The Crooked Branch by Jeanine Cummins
My rating: 4 of 5 stars
The Crooked Branch is the story of two mothers: one is Majella, a new mother in current-day New York, who is finding motherhood much more difficult than she expected. The other is Ginny, a mother living in Ireland during the potato famine in the 1840s who is doing all she can to help her family survive.
Jeanine Cummins, once again, shows off her fine skills for storytelling. Her descriptive words have a way of transporting the reader so they are there. During the famine scenes, I felt like I could actually smell the rot. I cared for both struggling mothers in this story that is ultimately about a mother's love.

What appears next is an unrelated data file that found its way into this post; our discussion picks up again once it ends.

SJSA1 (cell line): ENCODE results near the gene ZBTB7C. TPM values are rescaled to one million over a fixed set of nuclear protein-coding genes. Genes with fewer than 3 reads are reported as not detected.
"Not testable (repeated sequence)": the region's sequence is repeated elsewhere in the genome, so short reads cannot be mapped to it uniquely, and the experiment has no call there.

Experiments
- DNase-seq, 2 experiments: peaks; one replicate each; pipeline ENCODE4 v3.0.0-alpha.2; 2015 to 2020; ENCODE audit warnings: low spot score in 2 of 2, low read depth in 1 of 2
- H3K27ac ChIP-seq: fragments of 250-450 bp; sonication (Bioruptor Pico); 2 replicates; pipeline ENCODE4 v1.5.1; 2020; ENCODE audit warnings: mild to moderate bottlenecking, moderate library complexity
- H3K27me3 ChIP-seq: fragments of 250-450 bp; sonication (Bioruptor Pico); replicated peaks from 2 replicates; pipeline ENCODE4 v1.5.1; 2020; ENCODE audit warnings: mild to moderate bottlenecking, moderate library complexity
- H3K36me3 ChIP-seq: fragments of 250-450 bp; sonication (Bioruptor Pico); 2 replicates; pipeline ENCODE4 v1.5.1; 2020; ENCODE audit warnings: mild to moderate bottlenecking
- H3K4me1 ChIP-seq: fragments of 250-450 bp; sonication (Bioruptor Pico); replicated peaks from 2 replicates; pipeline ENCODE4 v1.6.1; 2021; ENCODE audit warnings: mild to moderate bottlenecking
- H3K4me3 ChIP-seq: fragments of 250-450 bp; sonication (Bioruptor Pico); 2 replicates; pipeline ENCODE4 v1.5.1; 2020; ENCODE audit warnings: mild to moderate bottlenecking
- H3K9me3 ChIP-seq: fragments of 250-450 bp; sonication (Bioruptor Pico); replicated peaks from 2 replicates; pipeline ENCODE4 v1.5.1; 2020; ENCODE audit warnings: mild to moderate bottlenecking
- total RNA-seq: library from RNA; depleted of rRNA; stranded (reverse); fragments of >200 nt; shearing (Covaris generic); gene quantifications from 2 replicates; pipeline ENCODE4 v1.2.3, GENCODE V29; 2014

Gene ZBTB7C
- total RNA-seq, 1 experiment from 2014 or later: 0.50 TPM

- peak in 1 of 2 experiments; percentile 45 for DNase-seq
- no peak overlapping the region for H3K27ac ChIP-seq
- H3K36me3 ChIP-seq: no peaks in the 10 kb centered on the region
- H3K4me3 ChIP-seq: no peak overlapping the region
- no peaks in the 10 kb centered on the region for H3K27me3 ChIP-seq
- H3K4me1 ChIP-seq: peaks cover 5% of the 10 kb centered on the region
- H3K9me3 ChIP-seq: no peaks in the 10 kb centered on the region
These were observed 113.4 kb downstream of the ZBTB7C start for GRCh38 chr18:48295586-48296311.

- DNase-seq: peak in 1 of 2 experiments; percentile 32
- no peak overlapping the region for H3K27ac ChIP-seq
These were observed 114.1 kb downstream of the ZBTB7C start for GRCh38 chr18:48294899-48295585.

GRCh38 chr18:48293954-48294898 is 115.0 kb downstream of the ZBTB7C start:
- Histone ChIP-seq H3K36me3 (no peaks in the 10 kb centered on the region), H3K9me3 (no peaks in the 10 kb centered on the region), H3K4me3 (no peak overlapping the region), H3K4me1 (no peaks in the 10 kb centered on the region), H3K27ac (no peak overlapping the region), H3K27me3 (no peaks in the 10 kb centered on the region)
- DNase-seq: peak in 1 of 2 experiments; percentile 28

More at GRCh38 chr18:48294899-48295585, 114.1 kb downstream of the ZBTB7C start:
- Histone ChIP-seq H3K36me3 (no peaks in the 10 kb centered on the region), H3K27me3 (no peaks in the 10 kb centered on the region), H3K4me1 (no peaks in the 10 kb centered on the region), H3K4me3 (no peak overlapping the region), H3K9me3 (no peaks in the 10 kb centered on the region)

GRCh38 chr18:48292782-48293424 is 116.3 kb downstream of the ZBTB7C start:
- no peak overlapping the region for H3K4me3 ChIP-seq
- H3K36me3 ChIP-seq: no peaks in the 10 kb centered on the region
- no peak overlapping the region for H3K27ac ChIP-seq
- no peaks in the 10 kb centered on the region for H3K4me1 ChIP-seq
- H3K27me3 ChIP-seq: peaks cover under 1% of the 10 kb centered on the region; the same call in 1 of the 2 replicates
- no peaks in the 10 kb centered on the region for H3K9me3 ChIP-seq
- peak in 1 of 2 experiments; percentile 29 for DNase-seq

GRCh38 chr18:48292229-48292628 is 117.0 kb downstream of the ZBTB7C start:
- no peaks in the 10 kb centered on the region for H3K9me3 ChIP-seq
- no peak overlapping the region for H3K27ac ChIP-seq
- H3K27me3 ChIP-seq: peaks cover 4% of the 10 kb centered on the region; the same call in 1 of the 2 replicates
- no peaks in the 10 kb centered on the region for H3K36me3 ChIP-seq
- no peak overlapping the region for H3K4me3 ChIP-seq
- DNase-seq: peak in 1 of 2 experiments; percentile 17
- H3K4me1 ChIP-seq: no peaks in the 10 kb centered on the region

Here's a great interview that Jeanine did on NPR about her book. Without spoiling the book, you'll get a good idea of what she was thinking as she wrote the stories of Majella and Ginny. I think it's interesting to hear where the stories came from. (Note: there's some language in the interview that might not be safe for work.)
Jeanine's previous book, The Outside Boy, completely stole my heart (my review).
While I truly enjoyed The Crooked Branch, it'd be difficult for a book
to affect me like The Outside Boy did. I do think the new book will resonate strongly with mothers, especially new moms. I don't have kids, so I couldn't go all the way
"there," but I've heard stories from friends about postpartum
depression and can only imagine how your life would change after
bringing a baby into the world. Jeanine does a great job describing those feelings and experiences.
Also, full disclosure, Jeanine is a friend of mine. I'm happy to recommend her work because it's damn good. (Wouldn't it be awkward if I didn't like her stuff? I would just stay silent about it if that were the case...)